A BEGINNERS GUIDE TO MITIGATION BANKINGPosted on 2018-12-03
WHAT ARE MITIGATION CREDITS?
With the 1972 passage of the Clean Water Act, the federal government officially established the principle that commercial development need not necessarily lead to the degradation of the environment. With the understanding that individual sites may unavoidably suffer adverse effects, subsequent legislation in the years since has led to the creation of mitigation banks, which enable compliance with the CWA’s core mandate of “no net loss” to the environment.
THE BANK SITE AND THE MITIGATION BANKER
The bank site is an ecological area that has previously suffered environmental damage. The mitigation banker is an individual or entity who purchases the site and works with regulatory agencies to regenerate, restore, enhance or preserve the land. The bank is not only responsible for the initial restoration but also for future maintenance and preservation.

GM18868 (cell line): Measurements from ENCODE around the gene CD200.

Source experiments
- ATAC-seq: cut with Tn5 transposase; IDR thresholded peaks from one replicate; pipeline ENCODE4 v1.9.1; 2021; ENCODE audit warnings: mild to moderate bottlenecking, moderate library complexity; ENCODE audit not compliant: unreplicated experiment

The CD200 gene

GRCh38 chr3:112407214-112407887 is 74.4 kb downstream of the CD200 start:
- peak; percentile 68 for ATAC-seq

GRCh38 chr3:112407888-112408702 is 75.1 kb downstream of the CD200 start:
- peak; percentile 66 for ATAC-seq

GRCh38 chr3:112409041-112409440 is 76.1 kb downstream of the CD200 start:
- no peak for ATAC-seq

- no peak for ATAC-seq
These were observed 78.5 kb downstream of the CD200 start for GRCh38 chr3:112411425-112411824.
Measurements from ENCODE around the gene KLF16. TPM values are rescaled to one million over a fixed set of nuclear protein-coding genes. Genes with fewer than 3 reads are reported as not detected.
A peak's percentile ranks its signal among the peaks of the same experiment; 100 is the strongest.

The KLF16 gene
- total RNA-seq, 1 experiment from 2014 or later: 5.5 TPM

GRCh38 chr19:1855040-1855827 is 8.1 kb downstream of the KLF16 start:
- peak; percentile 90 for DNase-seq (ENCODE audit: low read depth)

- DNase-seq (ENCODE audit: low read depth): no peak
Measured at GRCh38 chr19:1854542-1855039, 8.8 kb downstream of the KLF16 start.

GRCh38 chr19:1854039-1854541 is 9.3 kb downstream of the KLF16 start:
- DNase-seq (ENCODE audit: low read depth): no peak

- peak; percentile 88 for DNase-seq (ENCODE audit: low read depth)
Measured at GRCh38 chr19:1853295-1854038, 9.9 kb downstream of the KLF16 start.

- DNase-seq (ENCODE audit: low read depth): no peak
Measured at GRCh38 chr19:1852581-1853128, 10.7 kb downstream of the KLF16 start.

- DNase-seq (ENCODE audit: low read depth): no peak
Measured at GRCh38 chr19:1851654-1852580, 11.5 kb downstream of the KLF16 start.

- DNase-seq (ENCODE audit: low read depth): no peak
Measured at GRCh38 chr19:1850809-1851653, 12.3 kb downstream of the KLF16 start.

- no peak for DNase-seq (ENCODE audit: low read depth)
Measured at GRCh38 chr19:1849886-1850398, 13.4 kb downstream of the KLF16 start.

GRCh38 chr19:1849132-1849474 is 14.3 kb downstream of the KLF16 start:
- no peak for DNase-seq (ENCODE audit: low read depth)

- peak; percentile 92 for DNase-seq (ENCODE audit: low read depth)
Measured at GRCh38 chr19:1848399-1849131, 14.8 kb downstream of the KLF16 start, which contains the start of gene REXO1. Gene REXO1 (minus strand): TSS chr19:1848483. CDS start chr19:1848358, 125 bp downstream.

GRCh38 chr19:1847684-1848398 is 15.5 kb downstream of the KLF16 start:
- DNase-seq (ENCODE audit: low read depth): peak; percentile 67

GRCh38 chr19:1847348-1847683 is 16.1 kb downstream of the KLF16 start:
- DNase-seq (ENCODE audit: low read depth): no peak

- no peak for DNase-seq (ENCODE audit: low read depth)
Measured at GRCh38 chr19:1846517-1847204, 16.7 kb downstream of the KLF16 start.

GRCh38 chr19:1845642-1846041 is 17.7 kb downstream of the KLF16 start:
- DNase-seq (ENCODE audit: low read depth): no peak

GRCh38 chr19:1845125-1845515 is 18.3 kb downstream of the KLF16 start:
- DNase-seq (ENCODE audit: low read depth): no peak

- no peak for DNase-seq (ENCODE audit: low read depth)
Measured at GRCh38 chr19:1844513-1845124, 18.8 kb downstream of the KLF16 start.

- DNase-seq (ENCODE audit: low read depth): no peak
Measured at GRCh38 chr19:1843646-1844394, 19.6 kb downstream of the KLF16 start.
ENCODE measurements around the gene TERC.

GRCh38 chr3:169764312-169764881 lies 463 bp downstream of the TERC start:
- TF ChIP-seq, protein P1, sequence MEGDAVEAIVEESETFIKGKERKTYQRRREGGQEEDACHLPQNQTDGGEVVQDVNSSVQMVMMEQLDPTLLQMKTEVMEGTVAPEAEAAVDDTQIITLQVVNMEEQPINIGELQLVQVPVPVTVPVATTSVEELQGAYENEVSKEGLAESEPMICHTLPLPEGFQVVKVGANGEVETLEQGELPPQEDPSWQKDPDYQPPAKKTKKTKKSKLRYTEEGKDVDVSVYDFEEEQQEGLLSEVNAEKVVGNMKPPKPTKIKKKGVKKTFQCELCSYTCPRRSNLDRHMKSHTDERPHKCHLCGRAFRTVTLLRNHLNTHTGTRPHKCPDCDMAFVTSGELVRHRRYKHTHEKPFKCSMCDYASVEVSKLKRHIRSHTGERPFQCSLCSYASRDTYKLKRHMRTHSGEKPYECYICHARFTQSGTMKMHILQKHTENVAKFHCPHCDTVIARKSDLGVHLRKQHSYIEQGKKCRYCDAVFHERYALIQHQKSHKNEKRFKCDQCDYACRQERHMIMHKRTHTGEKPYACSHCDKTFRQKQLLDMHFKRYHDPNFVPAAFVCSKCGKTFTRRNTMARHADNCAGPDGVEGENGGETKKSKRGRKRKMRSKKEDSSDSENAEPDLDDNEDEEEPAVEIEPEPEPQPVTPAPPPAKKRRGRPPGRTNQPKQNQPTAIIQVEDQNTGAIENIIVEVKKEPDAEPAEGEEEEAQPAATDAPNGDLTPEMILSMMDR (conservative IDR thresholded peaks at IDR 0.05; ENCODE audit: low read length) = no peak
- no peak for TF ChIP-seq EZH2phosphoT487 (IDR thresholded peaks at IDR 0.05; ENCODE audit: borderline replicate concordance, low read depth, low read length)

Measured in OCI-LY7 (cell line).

The interagency regulatory teams work together to establish liability and performance standards to which the bank site must be restored to prior to the approval of credits.
THE PERMITTEE AND THE SERVICE AREA
The permittee is the developer who without the availability of the mitigation bank’s credits would need to work through the complex and time-consuming maize of current regulations prior to development with no guarantee of success. The service area is the physical location of where development may occur for the specific mitigation bank.
In what is essentially a transfer of liability, the developer/permittee buys the required credits for the specific development project from the mitigation bank, and it becomes the bank’s responsibility to oversee the maintenance of the bank site for the long term.
The land, once restored, has increased value and often becomes a pristine ecological destination for the area, but typically has major restrictions on future site development in the form of conservation easements. Since the mitigation banks make their money by selling the mitigation credits, these now flourishing properties, rich in natural beauty and an abundance of wildlife, are packaged in land conservation trusts and sold to the public at unbeatable prices.